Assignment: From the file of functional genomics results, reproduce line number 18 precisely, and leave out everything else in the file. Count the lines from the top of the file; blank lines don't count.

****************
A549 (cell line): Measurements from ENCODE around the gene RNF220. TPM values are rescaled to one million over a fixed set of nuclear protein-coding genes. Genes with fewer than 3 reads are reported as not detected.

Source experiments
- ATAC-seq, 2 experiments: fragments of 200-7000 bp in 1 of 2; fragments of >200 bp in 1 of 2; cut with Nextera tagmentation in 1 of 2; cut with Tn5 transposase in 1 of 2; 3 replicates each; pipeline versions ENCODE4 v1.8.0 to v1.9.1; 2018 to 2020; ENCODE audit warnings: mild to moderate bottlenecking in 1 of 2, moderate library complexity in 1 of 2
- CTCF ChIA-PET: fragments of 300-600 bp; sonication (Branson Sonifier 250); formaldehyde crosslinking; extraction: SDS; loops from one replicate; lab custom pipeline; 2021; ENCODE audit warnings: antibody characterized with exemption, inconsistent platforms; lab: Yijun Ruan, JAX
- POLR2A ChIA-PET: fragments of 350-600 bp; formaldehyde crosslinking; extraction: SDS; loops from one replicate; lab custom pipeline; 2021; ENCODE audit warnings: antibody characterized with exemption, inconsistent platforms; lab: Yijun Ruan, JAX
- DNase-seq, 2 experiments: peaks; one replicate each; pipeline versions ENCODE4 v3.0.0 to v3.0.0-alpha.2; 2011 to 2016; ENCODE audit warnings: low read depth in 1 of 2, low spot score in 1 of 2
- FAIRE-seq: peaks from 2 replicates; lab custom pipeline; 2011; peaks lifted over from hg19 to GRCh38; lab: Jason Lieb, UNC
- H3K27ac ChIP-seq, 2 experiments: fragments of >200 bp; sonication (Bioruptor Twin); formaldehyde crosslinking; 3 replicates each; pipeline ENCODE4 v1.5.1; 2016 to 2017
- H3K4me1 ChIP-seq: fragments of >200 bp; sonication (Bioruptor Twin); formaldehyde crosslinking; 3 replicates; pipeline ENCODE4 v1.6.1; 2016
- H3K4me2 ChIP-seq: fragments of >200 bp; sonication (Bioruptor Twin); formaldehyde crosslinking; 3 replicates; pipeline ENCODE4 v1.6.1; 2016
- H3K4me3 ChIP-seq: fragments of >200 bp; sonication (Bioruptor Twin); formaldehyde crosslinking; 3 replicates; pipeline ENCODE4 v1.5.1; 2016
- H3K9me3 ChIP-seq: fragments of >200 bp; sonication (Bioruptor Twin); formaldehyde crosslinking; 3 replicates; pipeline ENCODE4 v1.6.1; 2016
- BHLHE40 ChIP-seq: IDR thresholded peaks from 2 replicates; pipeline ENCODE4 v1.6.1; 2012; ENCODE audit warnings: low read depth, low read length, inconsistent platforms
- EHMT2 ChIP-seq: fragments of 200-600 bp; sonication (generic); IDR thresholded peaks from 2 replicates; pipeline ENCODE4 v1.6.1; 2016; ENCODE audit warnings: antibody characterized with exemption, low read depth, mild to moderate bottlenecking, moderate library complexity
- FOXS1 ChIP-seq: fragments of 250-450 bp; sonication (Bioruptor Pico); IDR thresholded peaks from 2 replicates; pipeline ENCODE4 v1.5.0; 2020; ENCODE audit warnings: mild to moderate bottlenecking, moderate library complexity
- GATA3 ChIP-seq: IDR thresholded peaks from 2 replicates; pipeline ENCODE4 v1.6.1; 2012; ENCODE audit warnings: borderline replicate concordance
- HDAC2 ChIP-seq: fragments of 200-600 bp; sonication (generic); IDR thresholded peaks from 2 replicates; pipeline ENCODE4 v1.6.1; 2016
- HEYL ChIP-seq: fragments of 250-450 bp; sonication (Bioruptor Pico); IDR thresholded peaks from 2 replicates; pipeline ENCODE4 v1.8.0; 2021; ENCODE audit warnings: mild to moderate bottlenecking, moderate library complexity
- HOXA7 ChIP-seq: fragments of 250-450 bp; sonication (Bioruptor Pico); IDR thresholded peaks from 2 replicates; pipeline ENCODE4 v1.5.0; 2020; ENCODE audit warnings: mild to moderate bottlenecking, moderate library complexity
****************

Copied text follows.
- HEYL ChIP-seq: fragments of 250-450 bp; sonication (Bioruptor Pico); IDR thresholded peaks from 2 replicates; pipeline ENCODE4 v1.8.0; 2021; ENCODE audit warnings: mild to moderate bottlenecking, moderate library complexity